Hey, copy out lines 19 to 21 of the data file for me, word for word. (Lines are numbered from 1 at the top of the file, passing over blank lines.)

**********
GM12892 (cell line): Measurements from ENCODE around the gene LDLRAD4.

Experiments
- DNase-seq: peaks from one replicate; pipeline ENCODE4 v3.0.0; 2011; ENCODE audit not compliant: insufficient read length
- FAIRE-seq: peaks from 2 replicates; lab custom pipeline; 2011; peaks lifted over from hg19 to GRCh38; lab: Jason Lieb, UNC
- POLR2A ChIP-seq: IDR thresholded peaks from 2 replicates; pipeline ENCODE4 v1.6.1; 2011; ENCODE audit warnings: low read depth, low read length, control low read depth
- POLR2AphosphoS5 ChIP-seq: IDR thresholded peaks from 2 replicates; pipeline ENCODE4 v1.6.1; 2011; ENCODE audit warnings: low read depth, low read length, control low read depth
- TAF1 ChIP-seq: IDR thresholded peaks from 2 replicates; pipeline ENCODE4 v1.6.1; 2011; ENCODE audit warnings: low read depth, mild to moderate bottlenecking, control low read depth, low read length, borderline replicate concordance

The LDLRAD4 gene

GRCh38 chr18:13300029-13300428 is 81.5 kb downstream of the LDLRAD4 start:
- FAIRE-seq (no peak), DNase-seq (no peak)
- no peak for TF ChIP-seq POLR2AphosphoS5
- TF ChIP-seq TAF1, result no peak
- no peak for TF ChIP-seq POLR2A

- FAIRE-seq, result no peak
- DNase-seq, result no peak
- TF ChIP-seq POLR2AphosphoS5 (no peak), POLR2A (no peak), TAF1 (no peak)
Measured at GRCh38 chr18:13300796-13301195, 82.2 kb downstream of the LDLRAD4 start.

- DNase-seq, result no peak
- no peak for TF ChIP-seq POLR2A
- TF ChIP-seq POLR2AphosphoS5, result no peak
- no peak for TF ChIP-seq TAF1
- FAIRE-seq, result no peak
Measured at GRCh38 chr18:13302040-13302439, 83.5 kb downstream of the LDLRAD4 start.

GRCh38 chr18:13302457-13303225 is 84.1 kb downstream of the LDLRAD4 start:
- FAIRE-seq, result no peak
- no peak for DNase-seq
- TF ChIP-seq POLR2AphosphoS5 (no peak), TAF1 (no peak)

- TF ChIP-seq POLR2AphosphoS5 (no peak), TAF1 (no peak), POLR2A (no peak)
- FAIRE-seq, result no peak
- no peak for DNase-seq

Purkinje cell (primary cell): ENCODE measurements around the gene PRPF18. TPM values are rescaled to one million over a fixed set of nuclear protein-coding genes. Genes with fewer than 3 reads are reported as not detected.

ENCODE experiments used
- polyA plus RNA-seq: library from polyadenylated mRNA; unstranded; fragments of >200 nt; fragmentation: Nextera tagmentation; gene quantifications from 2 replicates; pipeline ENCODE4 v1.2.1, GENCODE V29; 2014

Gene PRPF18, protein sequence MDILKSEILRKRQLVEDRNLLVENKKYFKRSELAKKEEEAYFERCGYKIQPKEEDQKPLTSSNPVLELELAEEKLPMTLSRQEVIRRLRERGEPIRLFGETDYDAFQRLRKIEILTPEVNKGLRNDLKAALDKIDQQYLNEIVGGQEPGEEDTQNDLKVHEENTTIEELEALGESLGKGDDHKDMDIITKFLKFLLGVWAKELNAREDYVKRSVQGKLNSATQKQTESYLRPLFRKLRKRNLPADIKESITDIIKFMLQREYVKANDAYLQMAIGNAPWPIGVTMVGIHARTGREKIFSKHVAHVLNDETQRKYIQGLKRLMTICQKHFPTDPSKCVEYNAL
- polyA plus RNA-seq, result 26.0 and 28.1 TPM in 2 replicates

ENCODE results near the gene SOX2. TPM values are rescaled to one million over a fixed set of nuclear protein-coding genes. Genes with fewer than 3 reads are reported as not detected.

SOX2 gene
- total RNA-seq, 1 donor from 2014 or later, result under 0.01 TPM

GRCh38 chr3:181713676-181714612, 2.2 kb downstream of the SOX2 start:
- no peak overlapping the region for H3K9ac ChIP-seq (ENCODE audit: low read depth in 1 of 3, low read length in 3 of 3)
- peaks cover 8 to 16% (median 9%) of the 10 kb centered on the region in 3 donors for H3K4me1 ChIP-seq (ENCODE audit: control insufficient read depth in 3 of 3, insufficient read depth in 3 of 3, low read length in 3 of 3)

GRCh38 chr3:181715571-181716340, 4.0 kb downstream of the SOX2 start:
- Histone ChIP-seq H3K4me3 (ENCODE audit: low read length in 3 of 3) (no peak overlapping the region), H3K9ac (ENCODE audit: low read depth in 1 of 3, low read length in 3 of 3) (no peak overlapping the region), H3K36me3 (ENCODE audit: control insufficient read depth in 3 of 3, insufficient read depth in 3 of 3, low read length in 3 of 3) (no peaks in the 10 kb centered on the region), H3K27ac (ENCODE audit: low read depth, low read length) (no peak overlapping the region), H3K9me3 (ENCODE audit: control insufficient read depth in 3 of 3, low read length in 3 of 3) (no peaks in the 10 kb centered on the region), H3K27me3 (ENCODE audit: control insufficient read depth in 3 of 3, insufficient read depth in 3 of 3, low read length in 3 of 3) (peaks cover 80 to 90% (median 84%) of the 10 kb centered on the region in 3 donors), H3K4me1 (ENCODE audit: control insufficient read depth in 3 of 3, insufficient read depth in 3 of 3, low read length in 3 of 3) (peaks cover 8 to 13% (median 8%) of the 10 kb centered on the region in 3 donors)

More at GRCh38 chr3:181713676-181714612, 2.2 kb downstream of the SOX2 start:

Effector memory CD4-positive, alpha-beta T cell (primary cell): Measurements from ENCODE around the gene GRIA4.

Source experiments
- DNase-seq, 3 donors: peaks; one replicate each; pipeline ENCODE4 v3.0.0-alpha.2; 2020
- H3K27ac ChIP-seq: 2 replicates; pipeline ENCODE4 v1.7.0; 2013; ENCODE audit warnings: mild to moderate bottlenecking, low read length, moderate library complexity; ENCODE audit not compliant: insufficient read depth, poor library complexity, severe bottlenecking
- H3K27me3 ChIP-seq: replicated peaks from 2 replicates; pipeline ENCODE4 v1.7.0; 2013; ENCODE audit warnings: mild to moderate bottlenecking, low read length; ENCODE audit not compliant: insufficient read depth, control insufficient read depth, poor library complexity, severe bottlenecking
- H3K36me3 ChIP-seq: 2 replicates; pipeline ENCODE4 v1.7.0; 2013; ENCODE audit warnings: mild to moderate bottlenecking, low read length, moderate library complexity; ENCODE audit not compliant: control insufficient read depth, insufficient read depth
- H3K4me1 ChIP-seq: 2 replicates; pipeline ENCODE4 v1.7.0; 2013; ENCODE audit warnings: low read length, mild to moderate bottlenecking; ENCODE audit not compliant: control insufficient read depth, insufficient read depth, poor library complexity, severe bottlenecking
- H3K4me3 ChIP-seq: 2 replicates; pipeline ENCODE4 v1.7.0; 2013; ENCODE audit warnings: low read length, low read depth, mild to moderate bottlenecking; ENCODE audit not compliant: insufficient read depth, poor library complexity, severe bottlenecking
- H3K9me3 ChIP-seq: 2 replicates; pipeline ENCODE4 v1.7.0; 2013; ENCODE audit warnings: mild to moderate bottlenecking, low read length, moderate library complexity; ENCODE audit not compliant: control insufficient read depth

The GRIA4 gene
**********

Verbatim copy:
- no peak for TF ChIP-seq POLR2A
- TF ChIP-seq POLR2AphosphoS5, result no peak
- no peak for TF ChIP-seq TAF1